Last night at the Jewish Community Center of San Francisco, the San Francisco Contemporary Music Players (SFCMP) presented their second concert of the week. This was a departure from their X-SCAPE subscription series with a special event devoted to the works of Jean-Baptiste Barrière and Kaija Saariaho. Each composer was represented by two compositions, each of which involved only a single music performer and all of which required considerable enhancement with multimedia technology. Most important was that all of the pieces required the operation of live cameras (by Isabelle Barrière), whose images were captured and mixed with other sources for projection on a large screen behind the relatively slender performance area. Three of the works had durations on the order of twenty minutes, and the remaining one was about half as long.
The program as a whole was framed by two extended percussion solos, one by each composer. The opening was Steve Schick’s performance of Saariaho’s 1994 Six Japanese gardens collection. For the conclusion Nick Woodbury performed Barrière’s 2001 “Time Dusts.”
Both of these pieces demanded virtuoso technique on the part of the soloists, most likely reinforced through a keen sense of muscle memory. As a “multimedia experience,” however, Saariaho’s tended to be more engaging. This was probably because the music was based on six visual points of reference; and, while the projections did not seem to make a systematic attempt to present those points of reference, the overall textures of natural images, particularly when reflections on water were involved, provided a conducive environment in which the spaces could be differentiated strictly on musical terms. Those terms primarily involve selection of instruments, accompanied by rhetorical shifts dealing with an underlying sense of pulse that pervades the entire set. Schick performed with a convincing mastery of just what those terms were, allowing the evening to get off to a thoroughly engaging start.
“Time Dusts,” on the other hand, was performed as an extended study in a wide breadth of sonorities with both extreme and subtle differentiating factors. Woodbury’s performance was mixed (by Thomas Goepfer) with other sound sources; and it was difficult to tell how many of these had been prerecorded and how many involved transformations of real-time capture. (Both techniques seemed to be involved in the work’s composition.) Regardless of how everything was assembled, the result was a compelling spatial experience, which often appeared to involve nuanced exchanges between performer and synthesized content.
In this rich auditory experience the addition of projected images (including those of the performer) turned out to be more than a bit too much. Barrière may command a prodigious mastery of the full scope of multimedia technology; but the auditory experience of “Time Dusts” was so rich that any attempt at “further enhancement” could never serve as anything other than a distraction from the expertly conceived core. Taken on its own, the music was a thoroughly engaging study of sounds in space that did not deserve to be undermined by media excess, even if the undermining was performed by the composer himself.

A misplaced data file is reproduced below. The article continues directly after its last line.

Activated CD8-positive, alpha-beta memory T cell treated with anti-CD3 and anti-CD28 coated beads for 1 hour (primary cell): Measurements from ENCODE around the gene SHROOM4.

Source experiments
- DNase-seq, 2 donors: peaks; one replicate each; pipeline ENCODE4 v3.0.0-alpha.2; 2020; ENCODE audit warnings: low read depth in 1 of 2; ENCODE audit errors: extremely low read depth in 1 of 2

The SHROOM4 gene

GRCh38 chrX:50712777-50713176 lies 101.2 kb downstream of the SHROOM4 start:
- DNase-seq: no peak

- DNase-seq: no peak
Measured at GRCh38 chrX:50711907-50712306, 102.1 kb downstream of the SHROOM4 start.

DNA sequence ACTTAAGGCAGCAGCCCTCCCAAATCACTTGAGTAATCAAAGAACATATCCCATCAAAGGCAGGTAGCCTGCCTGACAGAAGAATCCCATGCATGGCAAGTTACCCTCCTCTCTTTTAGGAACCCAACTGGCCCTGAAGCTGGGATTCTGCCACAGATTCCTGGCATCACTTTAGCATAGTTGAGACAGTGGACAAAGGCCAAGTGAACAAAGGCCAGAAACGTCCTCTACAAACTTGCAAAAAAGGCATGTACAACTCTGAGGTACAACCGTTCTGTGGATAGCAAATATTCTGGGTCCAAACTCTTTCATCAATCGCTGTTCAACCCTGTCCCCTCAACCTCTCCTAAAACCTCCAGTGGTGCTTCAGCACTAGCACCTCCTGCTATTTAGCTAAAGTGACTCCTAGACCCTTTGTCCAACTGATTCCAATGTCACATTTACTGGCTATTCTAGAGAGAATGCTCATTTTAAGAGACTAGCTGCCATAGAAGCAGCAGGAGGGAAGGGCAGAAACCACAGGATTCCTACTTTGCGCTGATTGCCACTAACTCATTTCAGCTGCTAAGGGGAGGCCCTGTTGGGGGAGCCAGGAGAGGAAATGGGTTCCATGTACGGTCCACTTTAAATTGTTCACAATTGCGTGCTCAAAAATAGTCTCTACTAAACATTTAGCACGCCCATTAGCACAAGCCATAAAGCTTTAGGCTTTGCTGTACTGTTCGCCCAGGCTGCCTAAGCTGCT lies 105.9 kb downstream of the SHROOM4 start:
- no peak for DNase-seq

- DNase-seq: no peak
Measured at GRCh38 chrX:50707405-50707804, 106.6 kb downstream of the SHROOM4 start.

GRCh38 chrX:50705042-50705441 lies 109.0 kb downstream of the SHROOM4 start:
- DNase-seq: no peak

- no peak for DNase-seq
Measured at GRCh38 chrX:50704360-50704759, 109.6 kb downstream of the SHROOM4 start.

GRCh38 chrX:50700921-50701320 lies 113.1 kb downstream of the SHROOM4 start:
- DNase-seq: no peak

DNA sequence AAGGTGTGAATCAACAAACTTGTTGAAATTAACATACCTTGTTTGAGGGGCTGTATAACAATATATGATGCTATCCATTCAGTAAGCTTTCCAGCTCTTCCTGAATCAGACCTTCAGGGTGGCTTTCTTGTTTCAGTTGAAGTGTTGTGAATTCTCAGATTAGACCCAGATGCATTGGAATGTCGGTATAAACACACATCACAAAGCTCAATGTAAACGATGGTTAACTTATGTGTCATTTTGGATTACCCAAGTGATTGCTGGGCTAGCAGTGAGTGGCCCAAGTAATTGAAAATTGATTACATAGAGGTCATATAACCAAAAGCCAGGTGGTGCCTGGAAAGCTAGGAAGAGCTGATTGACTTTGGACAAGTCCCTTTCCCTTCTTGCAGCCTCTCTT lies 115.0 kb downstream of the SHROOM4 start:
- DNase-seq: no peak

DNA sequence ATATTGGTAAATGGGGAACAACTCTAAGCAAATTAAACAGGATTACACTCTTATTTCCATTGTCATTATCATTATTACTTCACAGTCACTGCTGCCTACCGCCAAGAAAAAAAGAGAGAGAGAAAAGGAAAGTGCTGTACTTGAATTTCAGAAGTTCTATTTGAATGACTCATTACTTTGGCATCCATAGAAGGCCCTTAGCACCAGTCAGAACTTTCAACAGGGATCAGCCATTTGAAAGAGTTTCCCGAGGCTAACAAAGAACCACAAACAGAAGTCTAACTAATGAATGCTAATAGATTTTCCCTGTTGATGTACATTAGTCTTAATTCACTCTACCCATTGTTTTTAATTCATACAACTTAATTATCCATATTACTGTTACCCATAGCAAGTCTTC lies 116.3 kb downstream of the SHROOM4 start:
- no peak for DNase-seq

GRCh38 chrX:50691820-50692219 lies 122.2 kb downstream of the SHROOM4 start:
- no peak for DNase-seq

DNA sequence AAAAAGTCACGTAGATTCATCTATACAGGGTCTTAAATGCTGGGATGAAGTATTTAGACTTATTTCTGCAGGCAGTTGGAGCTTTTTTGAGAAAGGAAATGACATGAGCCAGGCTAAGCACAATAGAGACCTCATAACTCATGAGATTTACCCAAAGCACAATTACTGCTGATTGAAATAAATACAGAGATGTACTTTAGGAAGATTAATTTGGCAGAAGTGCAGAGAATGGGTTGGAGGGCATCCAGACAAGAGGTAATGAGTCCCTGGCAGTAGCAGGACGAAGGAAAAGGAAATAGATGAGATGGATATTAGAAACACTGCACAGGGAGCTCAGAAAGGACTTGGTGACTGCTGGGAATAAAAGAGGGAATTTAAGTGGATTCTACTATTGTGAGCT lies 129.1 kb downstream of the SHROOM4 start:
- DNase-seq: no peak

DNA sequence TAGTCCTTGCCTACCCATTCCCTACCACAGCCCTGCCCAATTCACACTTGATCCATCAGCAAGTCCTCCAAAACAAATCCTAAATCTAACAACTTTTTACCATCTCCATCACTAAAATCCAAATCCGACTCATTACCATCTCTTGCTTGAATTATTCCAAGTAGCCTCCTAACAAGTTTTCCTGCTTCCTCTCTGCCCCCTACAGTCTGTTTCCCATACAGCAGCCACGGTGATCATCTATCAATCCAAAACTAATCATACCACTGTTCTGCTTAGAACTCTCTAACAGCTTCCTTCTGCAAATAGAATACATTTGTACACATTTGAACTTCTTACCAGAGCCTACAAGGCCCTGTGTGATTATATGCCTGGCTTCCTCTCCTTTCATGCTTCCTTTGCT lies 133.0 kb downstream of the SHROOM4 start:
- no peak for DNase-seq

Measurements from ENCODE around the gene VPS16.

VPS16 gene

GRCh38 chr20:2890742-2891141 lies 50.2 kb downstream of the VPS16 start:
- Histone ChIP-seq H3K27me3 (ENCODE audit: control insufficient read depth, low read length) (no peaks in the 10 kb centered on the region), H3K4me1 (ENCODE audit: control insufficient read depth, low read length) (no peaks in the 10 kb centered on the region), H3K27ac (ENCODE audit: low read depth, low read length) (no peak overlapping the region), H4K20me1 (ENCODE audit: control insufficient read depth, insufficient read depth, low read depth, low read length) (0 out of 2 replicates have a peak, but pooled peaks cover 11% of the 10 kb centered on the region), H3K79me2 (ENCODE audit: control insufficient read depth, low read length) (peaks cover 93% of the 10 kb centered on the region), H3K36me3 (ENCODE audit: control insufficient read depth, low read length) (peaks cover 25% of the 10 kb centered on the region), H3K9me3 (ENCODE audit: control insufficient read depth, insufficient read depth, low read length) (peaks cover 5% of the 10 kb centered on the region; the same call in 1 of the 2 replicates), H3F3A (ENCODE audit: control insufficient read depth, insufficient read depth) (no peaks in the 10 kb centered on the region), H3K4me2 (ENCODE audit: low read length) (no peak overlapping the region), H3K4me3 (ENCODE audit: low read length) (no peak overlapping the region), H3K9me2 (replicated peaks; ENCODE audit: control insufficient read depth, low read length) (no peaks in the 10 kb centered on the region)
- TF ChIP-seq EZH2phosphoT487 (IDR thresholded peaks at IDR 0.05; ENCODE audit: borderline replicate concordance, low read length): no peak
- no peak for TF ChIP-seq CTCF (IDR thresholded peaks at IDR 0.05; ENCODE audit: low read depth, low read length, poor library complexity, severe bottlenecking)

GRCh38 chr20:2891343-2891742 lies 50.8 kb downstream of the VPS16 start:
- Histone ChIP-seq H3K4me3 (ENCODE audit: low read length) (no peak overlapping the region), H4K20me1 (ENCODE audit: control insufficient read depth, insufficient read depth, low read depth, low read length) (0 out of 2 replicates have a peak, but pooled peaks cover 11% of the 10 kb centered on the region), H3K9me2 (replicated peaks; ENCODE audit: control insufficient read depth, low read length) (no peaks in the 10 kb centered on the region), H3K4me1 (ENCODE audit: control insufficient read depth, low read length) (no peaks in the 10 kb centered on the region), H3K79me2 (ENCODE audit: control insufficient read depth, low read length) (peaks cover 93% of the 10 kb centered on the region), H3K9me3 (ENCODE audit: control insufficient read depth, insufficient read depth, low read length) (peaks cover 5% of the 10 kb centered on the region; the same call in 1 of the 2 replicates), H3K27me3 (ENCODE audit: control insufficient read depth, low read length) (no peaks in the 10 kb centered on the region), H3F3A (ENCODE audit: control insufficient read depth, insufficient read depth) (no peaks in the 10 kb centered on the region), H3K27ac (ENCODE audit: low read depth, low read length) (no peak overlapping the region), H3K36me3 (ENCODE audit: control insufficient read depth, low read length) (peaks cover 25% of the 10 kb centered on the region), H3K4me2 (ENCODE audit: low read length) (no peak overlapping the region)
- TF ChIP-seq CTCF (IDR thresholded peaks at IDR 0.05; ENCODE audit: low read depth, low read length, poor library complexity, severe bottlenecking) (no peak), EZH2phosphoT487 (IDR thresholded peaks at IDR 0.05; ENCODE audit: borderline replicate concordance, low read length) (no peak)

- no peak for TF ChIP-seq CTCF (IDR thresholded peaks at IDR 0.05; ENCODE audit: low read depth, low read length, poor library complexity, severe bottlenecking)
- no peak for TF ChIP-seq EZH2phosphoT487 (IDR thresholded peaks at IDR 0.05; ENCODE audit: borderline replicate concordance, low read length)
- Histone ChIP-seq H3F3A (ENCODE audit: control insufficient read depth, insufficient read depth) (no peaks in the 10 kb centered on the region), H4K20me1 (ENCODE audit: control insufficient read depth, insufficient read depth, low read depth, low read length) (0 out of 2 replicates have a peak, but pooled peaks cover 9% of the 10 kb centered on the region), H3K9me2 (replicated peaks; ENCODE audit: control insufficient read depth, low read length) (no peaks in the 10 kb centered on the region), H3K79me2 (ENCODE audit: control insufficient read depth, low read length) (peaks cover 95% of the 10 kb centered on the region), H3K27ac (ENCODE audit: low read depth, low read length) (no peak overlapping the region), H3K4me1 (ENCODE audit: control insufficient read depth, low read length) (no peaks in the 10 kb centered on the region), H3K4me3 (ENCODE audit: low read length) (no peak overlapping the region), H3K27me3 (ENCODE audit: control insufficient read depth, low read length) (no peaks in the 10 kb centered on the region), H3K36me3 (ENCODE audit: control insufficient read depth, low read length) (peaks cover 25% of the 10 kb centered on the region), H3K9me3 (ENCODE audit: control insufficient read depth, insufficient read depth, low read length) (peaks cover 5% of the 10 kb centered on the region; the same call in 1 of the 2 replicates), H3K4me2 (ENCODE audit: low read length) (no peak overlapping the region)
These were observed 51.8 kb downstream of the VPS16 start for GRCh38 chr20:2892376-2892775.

The other instrumental soloists for the evening were violinist Hrabba Atladottir, playing Barrière’s 2003 “Violance” (violence), and flutist Tod Brody, playing Saariaho’s 1992 “NoaNoa,” inspired, in part, by the woodcut of the same name by Paul Gaugin. Like Six Japanese gardens, “NoaNoa” was very much inspired by a sense of place, realized through a rich diversity of flute sonorities requiring an extended repertoire of performance techniques. Those sonorities were then supplemented with electronics that perhaps suggested an auditory magnifying glass. In this case the video was based primarily on the physical movements of the performer with the captured figure enhanced with visual textures that seemed to suggest an alternative for Gaugin’s approach to looking at exotic cultures.
“Violance” was the most narrative of the evening’s selections. It was based on the New Testament episode generally known as the “Massacre of the Innocents.” It involved spoken text (in French with titles on the projection) of Maurice Maeterlinck’s interpretation of Herod’s effort to prevent the coming of the Christ by having all newborn children killed. The concept itself could not have been more powerful, particularly in our current age in which the noun “genocide” is used so frequently that it has lost almost all of its shock value.
Nevertheless, like “Time Dusts,” “Violance” suffered from media overload. The very necessity of having to follow subtitles imposed a conflict with both the stark black-and-white imagery and the violin part, whose distinctive sonorities and melodic lines simply could not compete with all the other media sources. Buckminster Fuller used to say that his goal in life was to make more and more with less and less. Barrière’s contributions to last night’s program seemed to suggest that he wanted to use more and more resources, but they ended up yielding less and less by way of results. When a group that calls itself “contemporary music players” is involved, the music deserves a fairer shake.